Wednesday, June 2, 2010

Eat for the Camera!

I just realized that I never did write that blog about the filming… and now I have a blog about the Greenplugged Rock Festival that I want to write as well.

I guess first things first… the filming…

I have to admit that filming the travel show was a lot more tiring than I thought it would be. And I still don’t quite understand why, since we didn’t actually do a whole lot of on camera work. For me, it was mostly walking around and asking what things were and wh

at people were doing and then eating… a lot. And yet, and the end of the first two-day shoot, I was utterly exhausted.

Day One: Jirisan

I started my first day at 4 am. I had to meet the crew at 6 am at my office to head out to our destination and since I was up until 1 am working on a radio script, I decided to just get up early and pack instead of staying up later. Needless to say, as soon as we set off on our four-hour drive down to Jirisan, I passed out. As did my translator, Jun-soo. Of course, not before chatting a bit and getting to know each other some.

Once at the mountain, the camera guys made us get out of the van on the two-lane highway so they could get some shots of the van driving up the road and a pretty little creek. We then arrived at the little restaurant/lodging house where we were filming. The first hour or so involved a lot of just me walking up the little road to their house and looking at the scenery around me. (I was told to look excited… not a whole lot of excitement to be found in staring at trees.) And then I got up to the house and had to ask the couple in Korean what were the giant swatches of leaves spread out on the ground and what they were doing with them. I had no idea what they were saying, but the director told me to just nod and say things like, “Ah,” and “Creyo,” and such. This went well, until the woman said she would make me lots of good food in Korean. I had no idea, and they didn’t know she would say it, so my response was, “Ah.” There was a couple seconds of awkward silence before someone yelled, “Kamsahamida!” from behind the camera. We all started laughing and went through the shot again, this time with me being more prepared with my responses.

After this, we waited for the food to be prepared and then moved to a large living room where a table was set up. I was a little nervous about them filming me as I ate, since I tend to be a bit of messy eater, but it turned out to be okay. I was told to focus on the food and the couple, so I didn’t notice the camera to my right side. It was kind of awkward. I had to ask them questions about the food (sannamul- basically leaves from the mountain that are used as side dishes and in bibimbap) in English, then my translator would yell it in Korean from behind the camera. They would answer in Korean, then she would yell it to me in English. And then they had the woman feed me several of the sannamul. At first it was okay, but then she fed me a couple of lettuce wraps and put a little too much food in it. And of course, I had to eat bibimbap… which to say the least, is not my favorite Korean meal.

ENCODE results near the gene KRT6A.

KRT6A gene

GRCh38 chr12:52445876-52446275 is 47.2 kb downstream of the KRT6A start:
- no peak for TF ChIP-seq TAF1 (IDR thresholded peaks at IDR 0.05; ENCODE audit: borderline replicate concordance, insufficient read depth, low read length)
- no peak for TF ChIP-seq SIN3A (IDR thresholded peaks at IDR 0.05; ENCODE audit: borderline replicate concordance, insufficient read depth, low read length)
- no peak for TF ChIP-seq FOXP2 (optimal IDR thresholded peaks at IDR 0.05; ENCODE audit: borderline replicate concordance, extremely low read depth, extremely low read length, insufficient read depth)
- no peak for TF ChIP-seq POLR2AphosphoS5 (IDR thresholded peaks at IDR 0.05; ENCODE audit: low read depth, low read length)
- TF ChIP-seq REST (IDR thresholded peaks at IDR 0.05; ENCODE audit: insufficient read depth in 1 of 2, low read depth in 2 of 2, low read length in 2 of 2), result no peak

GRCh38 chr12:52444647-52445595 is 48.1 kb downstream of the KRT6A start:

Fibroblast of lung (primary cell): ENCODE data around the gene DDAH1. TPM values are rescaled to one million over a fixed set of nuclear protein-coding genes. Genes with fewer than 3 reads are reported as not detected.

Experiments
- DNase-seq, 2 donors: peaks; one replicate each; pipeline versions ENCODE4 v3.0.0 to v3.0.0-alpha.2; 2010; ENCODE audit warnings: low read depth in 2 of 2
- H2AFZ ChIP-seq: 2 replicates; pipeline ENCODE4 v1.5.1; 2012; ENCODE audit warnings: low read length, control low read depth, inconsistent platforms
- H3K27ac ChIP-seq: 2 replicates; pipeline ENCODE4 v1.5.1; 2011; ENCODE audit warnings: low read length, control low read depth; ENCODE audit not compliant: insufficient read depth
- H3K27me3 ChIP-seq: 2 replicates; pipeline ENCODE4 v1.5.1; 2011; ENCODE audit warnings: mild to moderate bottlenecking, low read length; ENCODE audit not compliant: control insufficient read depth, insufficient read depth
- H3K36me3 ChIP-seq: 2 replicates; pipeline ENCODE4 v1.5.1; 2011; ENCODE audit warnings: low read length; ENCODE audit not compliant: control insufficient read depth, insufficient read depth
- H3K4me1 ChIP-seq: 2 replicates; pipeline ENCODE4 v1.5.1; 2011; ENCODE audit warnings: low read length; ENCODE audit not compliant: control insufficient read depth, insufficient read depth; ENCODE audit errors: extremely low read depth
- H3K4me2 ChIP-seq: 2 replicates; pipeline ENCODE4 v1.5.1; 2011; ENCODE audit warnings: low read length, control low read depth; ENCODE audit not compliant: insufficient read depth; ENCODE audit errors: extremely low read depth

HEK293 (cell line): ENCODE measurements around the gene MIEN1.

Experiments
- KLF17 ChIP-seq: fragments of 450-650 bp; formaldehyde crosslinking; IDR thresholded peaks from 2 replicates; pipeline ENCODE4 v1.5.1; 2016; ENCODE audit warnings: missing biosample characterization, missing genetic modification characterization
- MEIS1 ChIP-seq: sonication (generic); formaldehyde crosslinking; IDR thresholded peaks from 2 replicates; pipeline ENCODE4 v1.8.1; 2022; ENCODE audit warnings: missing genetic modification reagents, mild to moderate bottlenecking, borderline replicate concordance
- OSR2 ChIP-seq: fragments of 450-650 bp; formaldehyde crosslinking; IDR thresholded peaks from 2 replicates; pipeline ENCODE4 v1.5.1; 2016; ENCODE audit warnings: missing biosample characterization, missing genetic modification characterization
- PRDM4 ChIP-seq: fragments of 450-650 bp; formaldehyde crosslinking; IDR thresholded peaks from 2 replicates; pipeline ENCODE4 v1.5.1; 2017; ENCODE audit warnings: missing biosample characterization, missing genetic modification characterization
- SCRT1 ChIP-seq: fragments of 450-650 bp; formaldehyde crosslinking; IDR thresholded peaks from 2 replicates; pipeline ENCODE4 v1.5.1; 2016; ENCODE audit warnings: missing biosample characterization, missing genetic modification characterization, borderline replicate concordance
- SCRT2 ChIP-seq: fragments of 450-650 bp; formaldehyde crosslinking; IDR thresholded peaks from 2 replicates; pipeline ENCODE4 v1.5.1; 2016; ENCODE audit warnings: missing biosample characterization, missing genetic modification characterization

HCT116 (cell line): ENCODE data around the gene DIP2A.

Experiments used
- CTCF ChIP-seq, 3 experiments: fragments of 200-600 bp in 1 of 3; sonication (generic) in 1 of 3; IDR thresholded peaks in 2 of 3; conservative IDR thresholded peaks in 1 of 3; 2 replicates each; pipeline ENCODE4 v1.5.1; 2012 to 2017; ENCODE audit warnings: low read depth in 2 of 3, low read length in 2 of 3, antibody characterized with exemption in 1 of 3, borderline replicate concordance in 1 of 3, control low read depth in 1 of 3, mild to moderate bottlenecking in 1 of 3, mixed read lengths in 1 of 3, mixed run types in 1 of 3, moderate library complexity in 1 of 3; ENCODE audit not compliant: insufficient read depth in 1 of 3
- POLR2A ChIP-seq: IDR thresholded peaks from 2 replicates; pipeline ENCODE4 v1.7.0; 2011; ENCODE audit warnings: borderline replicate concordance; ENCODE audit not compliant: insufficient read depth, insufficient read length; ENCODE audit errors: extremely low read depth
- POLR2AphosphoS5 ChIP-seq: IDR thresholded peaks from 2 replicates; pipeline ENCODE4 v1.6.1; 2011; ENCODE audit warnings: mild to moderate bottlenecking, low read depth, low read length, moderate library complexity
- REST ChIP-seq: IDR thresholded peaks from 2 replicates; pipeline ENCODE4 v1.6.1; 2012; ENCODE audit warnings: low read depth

After the eating wrapped and the crew got a chance to eat, we headed up the mountain so they could film me collecting sannamul with the couple. They told me to chat about how it reminded me of my mother’s garden when we lived in Oklahoma. (I hated it. Mom made us weed.) Then, we were done and back on the road heading to the next town where we would stay for the night. We stopped and had some delicious bulgogi (I think the area is famous for it) which was very welcomed after a lunch with nothing but leaves. Once at the pension, Jun-soo and I bid everyone good-night and crashed in our room, despite the producer trying ever so hard to get us to stay up and drink with him and the crew.

Day Two: Seomjin River

Our second day of filming dawned bright and early… at 7 am. We all got dressed and packed the van up, only to realized as we started down the road that someone left the back of the van open and my backpack and some other bags were now strewn about the highway. Once we got that cleaned up, we headed to a maesil village that sat on top of a really big hill and looked over the river. It was really quite beautiful to look at early in the morning. There was more walking and looking around at the trees and flowers. Then walking through a maze of kimchi pots full of fermenting maesil (maesil- a small, plume-looking fruit that is green. It’s suppose to help with tummy problems… ended up upsetting mine…).

After that, we headed down to the river where they filmed me talking to a fisherman who scraped the bottom of the river for jaechap (jaechap- tiny, little clams/cockles). It was a lot more interesting being on the boat and I naturally had a lot of questions to ask the man. The camera guy definitely didn’t have to tell me to look interested this time. And I was use to the translating arrangement by now. The fisherman even let me try getting jaechap… though I kind of sucked at it.